Wednesday, August 27, 2008
I was awakened to the roar of a massive crowd chanting, singing and beating drums outside my window. I had no idea what was going on, but quickly decided I was better off staying inside than venturing out to investigate. When I finally needed to make the journey to the train station to head for weekly worship services, the noise had died down somewhat. However, as soon as I arrived at the station, I was greeted with a sight that fully explained the earlier disturbance.
Unbeknownst to me, Sunday was a rather major holiday for Hindus. Known as “Dahi Handi” (translating as Yogurt Pot) this day is part of the birth celebration of Krishna, one of the Hindu gods. The legend is that Krishna had an affinity for milk products and used to steal from the pot of village girl and women. In order to save their food from this mischievous 8th incarnation of Vishnu, women strung their pots up on a rope.
In Mumbai, the 2nd day of Krishna’s birth celebration is commemorated with Dahi Handi, in which teams of men form human pyramids in an effort to reach a clay pot full of yogurt that has been strung up above the crowd. The team that reaches the pot is rewarding with significant prize money, so the competition is pretty fierce. Teams will typically spend the day travelling from one pot to another, trying to win as much money as possible. The noise I heard when I awoke was the commencement of this lively event.
I was fortunate enough to stumble on this particular team just as they were adding their last member to the top. Unfortunately, though the effort was quite commendable, he wasn’t quite tall enough to reach the pot, so they had to load back up in their bus and move on to a hopefully slightly shorter setup.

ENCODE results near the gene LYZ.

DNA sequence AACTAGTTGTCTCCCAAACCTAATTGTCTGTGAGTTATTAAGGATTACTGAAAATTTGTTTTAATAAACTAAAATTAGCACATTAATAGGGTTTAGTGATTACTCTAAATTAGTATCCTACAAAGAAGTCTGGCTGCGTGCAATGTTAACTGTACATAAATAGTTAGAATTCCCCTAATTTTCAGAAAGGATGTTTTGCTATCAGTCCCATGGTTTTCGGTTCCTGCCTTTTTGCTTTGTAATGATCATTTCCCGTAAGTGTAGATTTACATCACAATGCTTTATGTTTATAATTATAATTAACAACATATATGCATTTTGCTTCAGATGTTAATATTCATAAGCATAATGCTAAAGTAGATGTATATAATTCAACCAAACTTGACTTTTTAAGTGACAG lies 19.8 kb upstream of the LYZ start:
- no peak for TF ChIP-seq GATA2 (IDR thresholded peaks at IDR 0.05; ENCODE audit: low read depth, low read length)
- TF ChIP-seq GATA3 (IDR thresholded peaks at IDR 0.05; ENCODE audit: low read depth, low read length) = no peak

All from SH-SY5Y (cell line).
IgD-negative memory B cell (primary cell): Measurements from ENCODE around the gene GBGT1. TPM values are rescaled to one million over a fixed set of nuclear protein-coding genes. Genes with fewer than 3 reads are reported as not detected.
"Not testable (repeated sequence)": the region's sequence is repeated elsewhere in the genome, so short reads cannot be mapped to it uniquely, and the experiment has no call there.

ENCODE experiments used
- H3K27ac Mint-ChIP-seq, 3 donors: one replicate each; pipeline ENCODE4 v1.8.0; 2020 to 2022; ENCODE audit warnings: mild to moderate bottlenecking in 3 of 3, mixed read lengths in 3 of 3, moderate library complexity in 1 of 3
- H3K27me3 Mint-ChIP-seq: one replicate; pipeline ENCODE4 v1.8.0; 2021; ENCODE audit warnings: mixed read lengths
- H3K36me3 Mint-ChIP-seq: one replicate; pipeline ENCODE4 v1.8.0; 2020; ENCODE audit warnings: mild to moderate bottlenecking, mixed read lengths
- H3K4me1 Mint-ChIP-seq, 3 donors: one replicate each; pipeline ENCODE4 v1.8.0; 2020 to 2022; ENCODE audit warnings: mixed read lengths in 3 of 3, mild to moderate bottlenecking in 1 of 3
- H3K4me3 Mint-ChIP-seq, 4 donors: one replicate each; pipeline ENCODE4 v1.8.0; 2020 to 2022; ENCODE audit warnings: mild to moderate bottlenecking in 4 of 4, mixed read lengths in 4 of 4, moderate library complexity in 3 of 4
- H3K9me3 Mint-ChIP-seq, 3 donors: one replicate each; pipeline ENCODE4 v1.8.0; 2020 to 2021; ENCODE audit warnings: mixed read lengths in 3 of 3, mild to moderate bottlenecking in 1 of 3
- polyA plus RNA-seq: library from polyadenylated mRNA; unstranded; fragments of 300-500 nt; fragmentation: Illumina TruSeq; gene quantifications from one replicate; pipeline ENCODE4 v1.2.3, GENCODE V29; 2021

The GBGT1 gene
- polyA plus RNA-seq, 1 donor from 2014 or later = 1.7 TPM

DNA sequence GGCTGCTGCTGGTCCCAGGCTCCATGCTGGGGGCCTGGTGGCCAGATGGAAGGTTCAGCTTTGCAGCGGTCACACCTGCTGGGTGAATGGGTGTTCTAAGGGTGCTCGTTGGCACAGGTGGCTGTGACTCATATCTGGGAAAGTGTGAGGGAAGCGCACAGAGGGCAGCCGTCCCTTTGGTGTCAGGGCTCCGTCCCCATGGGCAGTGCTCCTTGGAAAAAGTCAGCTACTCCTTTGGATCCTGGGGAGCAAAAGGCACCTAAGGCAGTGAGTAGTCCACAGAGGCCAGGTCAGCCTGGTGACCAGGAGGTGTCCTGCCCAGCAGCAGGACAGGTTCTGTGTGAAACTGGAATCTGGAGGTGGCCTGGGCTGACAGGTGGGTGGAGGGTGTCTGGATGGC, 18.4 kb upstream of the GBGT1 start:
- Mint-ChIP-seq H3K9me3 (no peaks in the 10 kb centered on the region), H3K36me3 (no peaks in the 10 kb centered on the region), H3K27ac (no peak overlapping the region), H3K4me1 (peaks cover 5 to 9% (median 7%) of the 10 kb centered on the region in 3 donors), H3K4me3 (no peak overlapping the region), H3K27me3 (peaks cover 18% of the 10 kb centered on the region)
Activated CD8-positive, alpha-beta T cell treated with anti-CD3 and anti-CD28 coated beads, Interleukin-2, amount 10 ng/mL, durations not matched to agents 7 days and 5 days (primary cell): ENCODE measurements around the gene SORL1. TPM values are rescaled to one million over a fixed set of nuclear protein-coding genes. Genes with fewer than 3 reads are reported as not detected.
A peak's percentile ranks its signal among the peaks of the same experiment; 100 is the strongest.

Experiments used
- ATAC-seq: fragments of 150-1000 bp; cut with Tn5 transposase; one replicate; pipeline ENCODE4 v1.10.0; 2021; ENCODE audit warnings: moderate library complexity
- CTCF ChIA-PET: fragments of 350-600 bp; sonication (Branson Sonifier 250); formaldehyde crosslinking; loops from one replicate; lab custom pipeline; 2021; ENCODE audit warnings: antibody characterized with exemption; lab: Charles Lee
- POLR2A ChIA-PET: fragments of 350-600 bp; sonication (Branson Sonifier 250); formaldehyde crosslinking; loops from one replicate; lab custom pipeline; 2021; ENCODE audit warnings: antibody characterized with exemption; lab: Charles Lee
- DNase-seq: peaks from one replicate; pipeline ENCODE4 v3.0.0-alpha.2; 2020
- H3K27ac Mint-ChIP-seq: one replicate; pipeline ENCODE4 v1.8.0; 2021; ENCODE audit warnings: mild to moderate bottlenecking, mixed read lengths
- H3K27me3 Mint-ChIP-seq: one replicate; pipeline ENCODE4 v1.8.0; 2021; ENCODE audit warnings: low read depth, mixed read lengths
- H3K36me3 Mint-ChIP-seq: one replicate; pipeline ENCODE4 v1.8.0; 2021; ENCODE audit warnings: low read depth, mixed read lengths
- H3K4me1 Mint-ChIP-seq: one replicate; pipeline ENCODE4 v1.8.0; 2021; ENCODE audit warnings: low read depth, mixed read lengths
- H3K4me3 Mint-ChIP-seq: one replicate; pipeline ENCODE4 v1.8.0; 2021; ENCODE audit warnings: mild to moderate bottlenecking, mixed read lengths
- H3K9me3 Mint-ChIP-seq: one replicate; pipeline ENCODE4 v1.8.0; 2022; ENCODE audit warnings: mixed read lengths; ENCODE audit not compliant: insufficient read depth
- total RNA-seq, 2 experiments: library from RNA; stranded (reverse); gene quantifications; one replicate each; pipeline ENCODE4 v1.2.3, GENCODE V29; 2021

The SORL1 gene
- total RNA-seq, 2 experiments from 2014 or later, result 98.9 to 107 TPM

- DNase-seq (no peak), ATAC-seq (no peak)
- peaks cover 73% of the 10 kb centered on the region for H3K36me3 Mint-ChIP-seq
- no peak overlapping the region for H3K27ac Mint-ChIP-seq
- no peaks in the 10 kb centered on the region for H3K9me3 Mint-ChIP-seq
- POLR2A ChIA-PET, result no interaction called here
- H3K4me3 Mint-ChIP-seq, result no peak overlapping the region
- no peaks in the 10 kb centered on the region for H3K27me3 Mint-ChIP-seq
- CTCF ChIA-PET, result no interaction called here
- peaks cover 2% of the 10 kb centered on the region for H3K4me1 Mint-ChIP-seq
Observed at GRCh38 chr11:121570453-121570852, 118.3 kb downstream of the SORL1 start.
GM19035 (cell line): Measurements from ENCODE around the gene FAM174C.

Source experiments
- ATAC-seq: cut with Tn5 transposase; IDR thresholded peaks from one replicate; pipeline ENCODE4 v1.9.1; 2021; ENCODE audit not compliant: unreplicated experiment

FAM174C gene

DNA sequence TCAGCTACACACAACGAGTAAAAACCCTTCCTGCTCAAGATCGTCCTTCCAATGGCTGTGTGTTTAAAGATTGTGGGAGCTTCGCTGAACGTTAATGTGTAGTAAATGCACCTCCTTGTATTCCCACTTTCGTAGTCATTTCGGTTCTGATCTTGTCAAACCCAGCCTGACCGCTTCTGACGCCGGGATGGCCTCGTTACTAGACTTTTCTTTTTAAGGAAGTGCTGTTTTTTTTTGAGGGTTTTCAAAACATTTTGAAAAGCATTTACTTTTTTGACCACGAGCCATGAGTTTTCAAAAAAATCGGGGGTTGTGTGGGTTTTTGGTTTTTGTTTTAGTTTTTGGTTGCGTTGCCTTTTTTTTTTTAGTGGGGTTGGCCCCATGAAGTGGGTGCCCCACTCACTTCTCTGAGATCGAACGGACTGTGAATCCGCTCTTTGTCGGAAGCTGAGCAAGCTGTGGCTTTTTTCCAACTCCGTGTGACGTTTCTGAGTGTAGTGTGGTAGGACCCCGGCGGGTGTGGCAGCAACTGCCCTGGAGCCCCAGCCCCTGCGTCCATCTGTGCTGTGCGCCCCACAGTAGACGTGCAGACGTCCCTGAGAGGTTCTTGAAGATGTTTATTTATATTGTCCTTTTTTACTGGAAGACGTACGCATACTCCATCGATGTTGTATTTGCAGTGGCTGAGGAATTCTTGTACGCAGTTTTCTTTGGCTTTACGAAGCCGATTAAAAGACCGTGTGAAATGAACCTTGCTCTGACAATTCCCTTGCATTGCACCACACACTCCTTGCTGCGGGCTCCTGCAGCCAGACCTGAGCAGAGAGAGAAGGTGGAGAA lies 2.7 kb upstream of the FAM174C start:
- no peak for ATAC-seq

But, as the title of my post mentions, Krishna’s is not the only birth that was celebrated on Sunday. After stumbling upon Dahi Handi, I went to the worship services I attend every week. There, we had a wonderful spiritual birth of a lovely woman named Madhu (which translates to “honey” in Hindi). I know that everyone reading my blog comes from diverse religious backgrounds, so for those of you who don’t know, I’ll just give a brief explanation of what this means. Madhu has been studying the Bible for quite some time, but had not felt sure she believed that Jesus Christ is the incarnation and Son of God, or that she wanted to accept Him as her Lord. But on Sunday, Madhu finally decided that she fully believes what the Bible teaches about Jesus, and that this belief compelled her to make a commitment to follow Him. She publicly acknowledged that she has sin in her life (as we all do), confessed her belief in Jesus as the Son of God, and then was baptised. Baptism is symbolic of the fact that when a person converts to Christianity, the sinful person dies. She is “buried” under the water, and when she comes up, she is reborn sinless and covered by God’s grace. So, for many Christians, the day of their baptism is as much of a birthday celebration as the day of their physical birth, since it marks the start of a new life in Jesus.